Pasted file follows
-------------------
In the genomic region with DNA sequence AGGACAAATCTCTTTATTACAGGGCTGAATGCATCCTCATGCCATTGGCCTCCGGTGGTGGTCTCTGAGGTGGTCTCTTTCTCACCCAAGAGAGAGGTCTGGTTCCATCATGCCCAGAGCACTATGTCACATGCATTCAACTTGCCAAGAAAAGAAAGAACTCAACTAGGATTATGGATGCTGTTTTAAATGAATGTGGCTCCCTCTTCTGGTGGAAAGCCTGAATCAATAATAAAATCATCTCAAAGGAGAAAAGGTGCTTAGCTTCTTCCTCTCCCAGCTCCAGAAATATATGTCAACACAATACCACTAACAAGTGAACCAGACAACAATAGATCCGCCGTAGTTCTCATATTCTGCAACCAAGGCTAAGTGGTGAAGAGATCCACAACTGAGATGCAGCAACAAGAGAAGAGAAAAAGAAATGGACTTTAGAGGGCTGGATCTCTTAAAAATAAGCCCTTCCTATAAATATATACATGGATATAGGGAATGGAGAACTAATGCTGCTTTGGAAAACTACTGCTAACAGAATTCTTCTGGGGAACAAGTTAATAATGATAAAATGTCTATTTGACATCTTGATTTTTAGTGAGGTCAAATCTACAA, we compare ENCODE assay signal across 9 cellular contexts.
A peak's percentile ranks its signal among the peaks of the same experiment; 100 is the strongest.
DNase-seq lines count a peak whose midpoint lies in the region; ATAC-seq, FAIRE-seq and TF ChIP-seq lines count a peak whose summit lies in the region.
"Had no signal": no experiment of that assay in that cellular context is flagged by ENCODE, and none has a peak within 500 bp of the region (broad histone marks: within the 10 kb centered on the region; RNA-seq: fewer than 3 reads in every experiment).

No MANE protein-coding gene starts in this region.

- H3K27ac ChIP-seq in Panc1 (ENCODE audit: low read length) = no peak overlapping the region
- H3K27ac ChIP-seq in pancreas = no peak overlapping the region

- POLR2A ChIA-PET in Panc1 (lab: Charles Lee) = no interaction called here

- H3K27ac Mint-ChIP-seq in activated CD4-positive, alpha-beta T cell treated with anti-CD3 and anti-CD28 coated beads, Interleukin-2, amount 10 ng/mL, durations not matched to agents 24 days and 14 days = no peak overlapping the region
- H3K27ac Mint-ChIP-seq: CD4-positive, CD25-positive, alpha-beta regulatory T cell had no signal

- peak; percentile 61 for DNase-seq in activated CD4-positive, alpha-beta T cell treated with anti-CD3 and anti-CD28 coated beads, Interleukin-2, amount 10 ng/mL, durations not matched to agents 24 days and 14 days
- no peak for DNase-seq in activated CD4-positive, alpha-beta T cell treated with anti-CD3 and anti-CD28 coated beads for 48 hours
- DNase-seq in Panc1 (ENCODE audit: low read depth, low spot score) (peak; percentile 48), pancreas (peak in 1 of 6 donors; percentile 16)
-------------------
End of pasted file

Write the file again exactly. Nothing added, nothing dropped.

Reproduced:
In the genomic region with DNA sequence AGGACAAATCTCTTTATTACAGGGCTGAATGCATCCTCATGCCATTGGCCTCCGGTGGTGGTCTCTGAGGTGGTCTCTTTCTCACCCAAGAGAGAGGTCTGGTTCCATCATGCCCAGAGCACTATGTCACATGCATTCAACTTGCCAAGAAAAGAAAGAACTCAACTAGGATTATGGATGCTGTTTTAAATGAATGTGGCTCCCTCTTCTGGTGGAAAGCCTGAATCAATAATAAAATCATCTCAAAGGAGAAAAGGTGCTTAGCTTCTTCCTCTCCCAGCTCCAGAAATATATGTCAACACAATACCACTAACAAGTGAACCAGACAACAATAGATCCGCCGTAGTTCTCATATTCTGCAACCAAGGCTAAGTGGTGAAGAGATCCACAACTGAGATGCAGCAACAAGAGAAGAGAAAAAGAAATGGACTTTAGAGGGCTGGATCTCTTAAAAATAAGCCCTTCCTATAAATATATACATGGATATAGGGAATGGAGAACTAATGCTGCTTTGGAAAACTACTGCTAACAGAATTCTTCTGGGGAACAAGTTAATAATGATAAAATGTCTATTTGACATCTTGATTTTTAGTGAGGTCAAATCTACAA, we compare ENCODE assay signal across 9 cellular contexts.
A peak's percentile ranks its signal among the peaks of the same experiment; 100 is the strongest.
DNase-seq lines count a peak whose midpoint lies in the region; ATAC-seq, FAIRE-seq and TF ChIP-seq lines count a peak whose summit lies in the region.
"Had no signal": no experiment of that assay in that cellular context is flagged by ENCODE, and none has a peak within 500 bp of the region (broad histone marks: within the 10 kb centered on the region; RNA-seq: fewer than 3 reads in every experiment).

No MANE protein-coding gene starts in this region.

- H3K27ac ChIP-seq in Panc1 (ENCODE audit: low read length) = no peak overlapping the region
- H3K27ac ChIP-seq in pancreas = no peak overlapping the region

- POLR2A ChIA-PET in Panc1 (lab: Charles Lee) = no interaction called here

- H3K27ac Mint-ChIP-seq in activated CD4-positive, alpha-beta T cell treated with anti-CD3 and anti-CD28 coated beads, Interleukin-2, amount 10 ng/mL, durations not matched to agents 24 days and 14 days = no peak overlapping the region
- H3K27ac Mint-ChIP-seq: CD4-positive, CD25-positive, alpha-beta regulatory T cell had no signal

- peak; percentile 61 for DNase-seq in activated CD4-positive, alpha-beta T cell treated with anti-CD3 and anti-CD28 coated beads, Interleukin-2, amount 10 ng/mL, durations not matched to agents 24 days and 14 days
- no peak for DNase-seq in activated CD4-positive, alpha-beta T cell treated with anti-CD3 and anti-CD28 coated beads for 48 hours
- DNase-seq in Panc1 (ENCODE audit: low read depth, low spot score) (peak; percentile 48), pancreas (peak in 1 of 6 donors; percentile 16)